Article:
December 9, 2010 in Business

Citi’s focus turns to CEO as government leaves

Associated Press
 

Pandit
(Full-size photo)

NEW YORK – For the first time in more than two years, Citigroup Inc. is no longer partly owned by the U.S. government.

U.S. taxpayers made out well when the Treasury Department sold off the last of its stake in the giant banking company Tuesday, netting a profit of $12 billion on the government’s investment of $45 billion.

CEO Vikram Pandit now has to work on pleasing his other shareholders. For Pandit, who has seen Citi through the two most tumultuous years in the company’s history, it’s time to get back to basics. Investors are keen to hear Pandit articulate a vision for one of the largest and most embattled banks in the world.

“It’s great that Citi is independent once again,” said Cassandra Toroian, chief investment officer at Bell Rock Capital. “But now, Pandit has to show that he can hunker down and really run this business sustainably.”

The government’s exit will help improve morale at the bank and reel in clients who had previously avoided Citi. Also, many large investors who stayed away because of the uncertainty over what the government ownership meant are also likely to look closely at Citi stock.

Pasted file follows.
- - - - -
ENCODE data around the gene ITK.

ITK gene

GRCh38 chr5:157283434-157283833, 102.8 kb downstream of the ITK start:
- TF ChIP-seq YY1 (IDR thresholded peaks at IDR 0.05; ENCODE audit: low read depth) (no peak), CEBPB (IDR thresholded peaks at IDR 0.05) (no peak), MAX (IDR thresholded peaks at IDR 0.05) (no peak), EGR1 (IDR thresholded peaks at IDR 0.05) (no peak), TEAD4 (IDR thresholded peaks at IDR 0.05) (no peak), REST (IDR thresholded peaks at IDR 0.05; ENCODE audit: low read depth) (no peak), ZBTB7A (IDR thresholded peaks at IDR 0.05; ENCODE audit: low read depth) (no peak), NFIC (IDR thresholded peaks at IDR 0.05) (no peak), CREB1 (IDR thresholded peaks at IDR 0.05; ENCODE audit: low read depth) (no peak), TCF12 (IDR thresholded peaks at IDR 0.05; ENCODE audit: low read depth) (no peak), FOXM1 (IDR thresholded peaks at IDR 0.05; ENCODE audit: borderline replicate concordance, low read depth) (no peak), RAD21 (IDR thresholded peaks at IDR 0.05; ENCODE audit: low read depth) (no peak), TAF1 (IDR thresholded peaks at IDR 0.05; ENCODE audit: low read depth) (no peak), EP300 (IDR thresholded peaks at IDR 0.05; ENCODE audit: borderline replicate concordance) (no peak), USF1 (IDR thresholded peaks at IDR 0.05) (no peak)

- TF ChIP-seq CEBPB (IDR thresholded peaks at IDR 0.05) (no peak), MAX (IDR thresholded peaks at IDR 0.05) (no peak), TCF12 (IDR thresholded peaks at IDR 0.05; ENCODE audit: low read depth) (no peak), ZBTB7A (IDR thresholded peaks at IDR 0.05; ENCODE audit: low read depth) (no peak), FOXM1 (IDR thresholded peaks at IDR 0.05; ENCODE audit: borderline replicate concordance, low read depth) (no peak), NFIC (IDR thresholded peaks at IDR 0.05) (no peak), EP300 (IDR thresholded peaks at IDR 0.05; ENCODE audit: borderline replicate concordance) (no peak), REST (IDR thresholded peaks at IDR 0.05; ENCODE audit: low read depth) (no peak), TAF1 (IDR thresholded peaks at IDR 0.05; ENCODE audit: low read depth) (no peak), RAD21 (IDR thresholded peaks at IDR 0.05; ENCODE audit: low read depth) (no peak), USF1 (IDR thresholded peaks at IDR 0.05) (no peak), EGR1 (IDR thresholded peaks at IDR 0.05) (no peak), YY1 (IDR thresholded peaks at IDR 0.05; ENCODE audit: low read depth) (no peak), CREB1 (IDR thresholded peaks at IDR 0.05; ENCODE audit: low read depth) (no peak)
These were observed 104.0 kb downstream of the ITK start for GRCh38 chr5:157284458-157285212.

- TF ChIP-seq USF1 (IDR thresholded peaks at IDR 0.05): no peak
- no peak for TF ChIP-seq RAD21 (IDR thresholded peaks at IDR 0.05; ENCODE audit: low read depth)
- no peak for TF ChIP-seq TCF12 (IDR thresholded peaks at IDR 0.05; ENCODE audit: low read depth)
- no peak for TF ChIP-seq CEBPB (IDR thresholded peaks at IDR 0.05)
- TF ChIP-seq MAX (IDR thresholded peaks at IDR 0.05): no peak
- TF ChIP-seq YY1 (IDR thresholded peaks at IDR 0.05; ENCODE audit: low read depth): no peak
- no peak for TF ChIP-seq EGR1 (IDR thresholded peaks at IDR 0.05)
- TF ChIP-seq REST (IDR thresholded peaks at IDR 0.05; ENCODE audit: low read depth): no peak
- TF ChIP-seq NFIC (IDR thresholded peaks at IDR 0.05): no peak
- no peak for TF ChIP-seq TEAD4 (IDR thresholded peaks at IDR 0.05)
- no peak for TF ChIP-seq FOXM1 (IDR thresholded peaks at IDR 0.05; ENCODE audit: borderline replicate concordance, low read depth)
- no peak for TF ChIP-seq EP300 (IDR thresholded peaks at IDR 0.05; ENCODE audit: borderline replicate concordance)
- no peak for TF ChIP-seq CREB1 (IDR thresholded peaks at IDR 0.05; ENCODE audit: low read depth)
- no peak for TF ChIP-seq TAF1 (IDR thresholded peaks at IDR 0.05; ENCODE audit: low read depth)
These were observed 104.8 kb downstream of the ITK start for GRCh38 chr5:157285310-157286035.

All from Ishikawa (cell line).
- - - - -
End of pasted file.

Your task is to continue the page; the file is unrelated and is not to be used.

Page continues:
Citi has focused much of its energies in the past two years cutting off parts of its businesses that don’t fit with its main banking operation. Citi has sold its European credit card business, brokerage operations in Japan, a 50 percent stake in the brokerage Smith Barney, and various insurance businesses for a total of $44 billion.

Today, Citi holds $421 billion in “non-core” assets, down sharply from $827 billion in the first quarter of 2008. Investors are happy with the way that trend is going, but they still worry that some of those non-banking assets include complex mortgage-backed investments and hard-to-value securities.

“There’s still concerns about what they have in their books,” said Jeffery Harte, banking analyst at brokerage firm Sandler O’Neill & Partners. “What I like is that they have identified what they will sell; they just have to keep executing.”

Unlike other large U.S.-based banking conglomerates like JPMorgan Chase & Co. and Bank of America Corp., Citi’s banking business is global. With growth in emerging markets like China, India and Brazil outpacing the U.S., Citi looks attractive. Many investors like Citi’s reach with its 4,600 branches in 40 countries, making it the most international among the large U.S. banks.

“No other U.S. bank has the ability to go after international consumers like Citi,” Harte said.

Citi’s broad international reach has helped the bank post profits for three consecutive quarters this year and investors have cheered. Citi’s stock is up 40 percent this year, making it the best-performing stock among major U.S. banks. On Wednesday it gained 2 cents to close at $4.64.

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